Acting CFPB Director Outlines New Agency Actions, Aims at Mortgage Servicers

Dave Uejio, acting director of the Consumer Financial Protection Bureau (CFPB), announced late last week some changes to the agency’s policies he outlined in an email to Bureau staff. Because of the scale of the announcement, Uejio elected to release the email publicly via the CFPB’s official blog.

“I know that the Bureau’s staff shares my devotion to the Bureau’s mission, and I look forward to serving in this latest capacity,” Uejio said. “In furtherance of that mission, I shared the following statement to everyone at the CFPB. Since our work affects the lives of so many people, I thought it appropriate to share it publicly.”

While some might interpret this change in direction as a shot at the leadership of the Bureau under the administration of President Donald Trump, Uejio explains that he does not intend any policy changes he undertakes as acting director to be interpreted as a slight against any members of the Trump administration.

“I know it has been a tough year for everyone working and living through a pandemic, and that you all have pushed through despite tragedy and loss,” he tells CFPB staff. “This email conveys a change of direction, but it is not intended as a criticism of how our professional team executed on the prior leadership’s direction.”

Much of the direction that Uejio is charting for the Bureau is squarely focused on providing relief for consumers affected by the COVID-19 pandemic, but the acting director has also stated his desire to move the Bureau in the direction of facilitating racial justice. However, Uejio also explained that there is some action the CFPB can take when it comes to the actions of mortgage servicers.

“One thing we can do immediately is focus our supervision and enforcement tools on overseeing the companies responsible for COVID relief,” he said. “I am concerned about the findings described in last week’s Supervisory Highlights edition that companies are failing to properly administer relief through the crisis.”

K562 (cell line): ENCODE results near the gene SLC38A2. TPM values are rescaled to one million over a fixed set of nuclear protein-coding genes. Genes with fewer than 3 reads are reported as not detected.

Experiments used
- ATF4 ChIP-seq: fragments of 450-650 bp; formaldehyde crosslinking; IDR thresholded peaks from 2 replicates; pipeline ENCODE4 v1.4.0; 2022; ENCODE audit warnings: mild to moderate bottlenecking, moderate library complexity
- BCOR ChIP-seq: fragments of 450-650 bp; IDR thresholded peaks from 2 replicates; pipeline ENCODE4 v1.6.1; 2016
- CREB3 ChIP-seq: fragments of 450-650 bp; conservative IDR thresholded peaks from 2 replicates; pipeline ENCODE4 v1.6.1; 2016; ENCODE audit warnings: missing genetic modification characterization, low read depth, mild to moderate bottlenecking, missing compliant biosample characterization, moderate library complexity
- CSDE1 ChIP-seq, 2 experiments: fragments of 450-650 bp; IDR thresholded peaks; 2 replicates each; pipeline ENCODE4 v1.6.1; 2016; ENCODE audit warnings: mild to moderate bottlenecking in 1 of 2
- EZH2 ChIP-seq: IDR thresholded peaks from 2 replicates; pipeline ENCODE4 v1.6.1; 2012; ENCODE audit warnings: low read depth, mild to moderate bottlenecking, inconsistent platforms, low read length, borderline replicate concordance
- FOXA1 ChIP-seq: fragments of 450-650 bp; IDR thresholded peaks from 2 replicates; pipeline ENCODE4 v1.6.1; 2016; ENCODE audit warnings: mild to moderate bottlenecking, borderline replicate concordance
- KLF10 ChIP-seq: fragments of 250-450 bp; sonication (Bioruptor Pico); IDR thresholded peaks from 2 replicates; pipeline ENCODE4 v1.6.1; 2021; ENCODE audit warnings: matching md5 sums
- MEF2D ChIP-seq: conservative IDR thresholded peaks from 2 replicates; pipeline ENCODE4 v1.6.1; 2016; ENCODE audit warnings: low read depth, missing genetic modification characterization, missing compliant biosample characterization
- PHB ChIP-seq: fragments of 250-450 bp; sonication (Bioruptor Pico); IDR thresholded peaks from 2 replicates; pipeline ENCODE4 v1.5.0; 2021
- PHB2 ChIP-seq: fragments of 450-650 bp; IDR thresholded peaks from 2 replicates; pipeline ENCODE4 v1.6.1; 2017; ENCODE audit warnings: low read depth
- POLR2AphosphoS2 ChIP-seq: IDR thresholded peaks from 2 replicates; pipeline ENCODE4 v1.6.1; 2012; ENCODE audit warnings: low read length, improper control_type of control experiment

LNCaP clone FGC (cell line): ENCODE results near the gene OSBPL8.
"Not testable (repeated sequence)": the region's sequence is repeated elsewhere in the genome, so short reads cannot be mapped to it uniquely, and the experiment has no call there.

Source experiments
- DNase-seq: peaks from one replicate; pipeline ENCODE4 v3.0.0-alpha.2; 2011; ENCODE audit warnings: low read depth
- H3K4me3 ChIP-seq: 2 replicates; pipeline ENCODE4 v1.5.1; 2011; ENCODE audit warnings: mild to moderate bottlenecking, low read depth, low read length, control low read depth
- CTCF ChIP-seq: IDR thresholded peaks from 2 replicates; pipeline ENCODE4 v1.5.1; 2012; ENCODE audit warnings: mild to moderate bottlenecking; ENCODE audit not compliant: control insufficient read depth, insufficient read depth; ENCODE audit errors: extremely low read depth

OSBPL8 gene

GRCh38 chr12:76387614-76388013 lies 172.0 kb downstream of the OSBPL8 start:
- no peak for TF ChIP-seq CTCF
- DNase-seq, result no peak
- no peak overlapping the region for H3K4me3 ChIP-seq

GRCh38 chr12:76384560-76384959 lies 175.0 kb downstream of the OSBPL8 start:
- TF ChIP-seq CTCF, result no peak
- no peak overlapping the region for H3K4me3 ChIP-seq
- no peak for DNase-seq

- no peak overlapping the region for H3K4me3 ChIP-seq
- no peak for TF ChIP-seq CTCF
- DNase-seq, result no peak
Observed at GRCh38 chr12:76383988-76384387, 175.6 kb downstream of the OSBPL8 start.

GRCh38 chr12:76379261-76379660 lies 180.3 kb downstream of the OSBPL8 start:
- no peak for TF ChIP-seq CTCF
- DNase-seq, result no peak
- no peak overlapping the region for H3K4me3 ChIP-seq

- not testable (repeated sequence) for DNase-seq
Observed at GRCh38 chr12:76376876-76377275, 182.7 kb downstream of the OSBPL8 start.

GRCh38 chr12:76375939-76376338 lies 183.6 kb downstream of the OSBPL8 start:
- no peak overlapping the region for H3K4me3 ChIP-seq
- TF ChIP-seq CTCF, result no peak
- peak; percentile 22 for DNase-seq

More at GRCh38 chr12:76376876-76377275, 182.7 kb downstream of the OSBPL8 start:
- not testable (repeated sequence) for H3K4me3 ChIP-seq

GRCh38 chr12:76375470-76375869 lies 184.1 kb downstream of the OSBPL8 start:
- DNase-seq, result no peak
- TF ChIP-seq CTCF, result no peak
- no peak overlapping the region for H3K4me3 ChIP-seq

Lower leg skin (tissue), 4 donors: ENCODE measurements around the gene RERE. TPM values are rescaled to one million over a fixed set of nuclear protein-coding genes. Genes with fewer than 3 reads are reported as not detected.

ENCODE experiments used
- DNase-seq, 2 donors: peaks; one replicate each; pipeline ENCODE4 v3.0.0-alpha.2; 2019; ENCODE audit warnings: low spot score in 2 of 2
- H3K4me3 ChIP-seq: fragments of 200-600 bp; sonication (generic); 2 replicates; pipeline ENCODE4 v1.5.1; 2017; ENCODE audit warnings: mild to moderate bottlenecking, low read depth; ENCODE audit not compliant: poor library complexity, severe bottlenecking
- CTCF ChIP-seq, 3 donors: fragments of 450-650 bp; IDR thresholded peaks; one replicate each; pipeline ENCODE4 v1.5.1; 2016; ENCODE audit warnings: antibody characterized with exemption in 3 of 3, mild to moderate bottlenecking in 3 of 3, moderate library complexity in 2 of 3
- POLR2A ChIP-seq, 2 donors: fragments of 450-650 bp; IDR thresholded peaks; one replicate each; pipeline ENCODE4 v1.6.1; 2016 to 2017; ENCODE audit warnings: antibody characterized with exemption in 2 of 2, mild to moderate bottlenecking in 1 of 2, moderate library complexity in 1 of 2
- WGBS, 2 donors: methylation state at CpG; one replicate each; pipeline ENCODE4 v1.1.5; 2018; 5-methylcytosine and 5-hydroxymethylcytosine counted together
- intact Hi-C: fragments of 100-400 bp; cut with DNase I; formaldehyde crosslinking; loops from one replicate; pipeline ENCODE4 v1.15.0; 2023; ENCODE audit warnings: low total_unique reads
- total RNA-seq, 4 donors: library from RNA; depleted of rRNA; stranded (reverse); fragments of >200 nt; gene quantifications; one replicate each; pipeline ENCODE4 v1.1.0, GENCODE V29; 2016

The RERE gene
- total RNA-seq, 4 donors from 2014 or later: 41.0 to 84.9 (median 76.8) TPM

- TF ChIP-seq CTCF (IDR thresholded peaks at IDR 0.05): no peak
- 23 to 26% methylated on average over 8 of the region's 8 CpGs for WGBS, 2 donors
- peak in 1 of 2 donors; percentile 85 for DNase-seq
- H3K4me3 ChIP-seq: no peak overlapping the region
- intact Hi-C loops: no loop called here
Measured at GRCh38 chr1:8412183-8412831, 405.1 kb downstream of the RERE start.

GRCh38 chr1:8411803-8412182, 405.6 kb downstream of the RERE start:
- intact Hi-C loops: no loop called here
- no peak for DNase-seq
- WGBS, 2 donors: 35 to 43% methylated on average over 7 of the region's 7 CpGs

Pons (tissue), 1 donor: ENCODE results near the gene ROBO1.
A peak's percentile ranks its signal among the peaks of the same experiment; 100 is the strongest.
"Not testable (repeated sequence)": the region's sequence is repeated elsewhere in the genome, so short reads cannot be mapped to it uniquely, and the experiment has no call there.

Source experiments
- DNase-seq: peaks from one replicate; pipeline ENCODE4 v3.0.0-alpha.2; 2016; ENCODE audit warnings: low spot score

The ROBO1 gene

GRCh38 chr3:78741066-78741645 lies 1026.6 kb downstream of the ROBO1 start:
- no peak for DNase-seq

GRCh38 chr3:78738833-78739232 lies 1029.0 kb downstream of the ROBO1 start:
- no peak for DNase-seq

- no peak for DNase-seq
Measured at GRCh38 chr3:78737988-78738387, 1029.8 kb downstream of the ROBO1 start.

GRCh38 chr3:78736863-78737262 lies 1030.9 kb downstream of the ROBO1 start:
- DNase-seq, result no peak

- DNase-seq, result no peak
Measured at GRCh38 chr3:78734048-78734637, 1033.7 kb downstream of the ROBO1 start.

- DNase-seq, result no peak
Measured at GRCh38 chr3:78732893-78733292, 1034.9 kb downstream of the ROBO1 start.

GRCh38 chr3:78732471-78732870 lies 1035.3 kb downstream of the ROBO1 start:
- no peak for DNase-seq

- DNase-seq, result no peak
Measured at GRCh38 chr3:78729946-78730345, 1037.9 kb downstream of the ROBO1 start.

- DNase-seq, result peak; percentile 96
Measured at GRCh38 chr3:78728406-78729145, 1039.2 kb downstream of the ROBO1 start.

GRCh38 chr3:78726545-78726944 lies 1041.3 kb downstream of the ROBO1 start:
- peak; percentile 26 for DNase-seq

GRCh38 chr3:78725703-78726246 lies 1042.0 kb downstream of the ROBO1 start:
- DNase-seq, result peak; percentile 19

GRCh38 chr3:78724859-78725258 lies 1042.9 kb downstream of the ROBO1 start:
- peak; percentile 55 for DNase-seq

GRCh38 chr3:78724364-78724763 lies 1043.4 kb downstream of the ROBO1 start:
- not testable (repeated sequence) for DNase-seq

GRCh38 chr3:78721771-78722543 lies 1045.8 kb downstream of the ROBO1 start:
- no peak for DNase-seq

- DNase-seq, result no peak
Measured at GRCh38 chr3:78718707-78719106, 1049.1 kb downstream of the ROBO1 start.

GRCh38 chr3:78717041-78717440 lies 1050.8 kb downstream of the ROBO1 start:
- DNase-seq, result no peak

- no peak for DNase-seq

Among those “concerning” findings, Uejio says that mortgage servicers gave consumers “inaccurate and incomplete information” about forbearance options available to them under the Coronavirus Aid, Relief, and Economic Security (CARES) Act; that servicers withdrew money even when consumers were in deferment; and at least one student loan servicer denied thousands of forbearance extensions because the loan holder “never responded.”

“With that in mind, I have directed [the Supervision, Enforcement & Fair Lending division] (SEFL) to always determine the full scope of issues found in its exams, systemically remediate all of those who are harmed, and change policies, procedures, and practices to address the root causes of harms,” Uejio explained. “For the Prioritized Assessments that do not already do this, I want Supervision to follow up to ensure it is done, without conducting new follow-up exams. Companies that have not already received instructions from our examiners should expect to receive letters in the mail soon.”

While not detailing any planned enforcement actions, Uejio nonetheless says that for these instances, “penalties may be necessary.” He is also expediting COVID-19-related enforcement investigations in order to speed up any action that can be taken, “to ensure that industry gets the message that violations of law during this time of need will not be tolerated,” Uejio says.

Uejio was named as acting director of the CFPB by President Joe Biden one day after the president’s inauguration. He will serve until the president’s nominee for the full-time position — Federal Trade Commissioner Rohit Chopra — is confirmed by the Senate.

Read the message at the CFPB blog.

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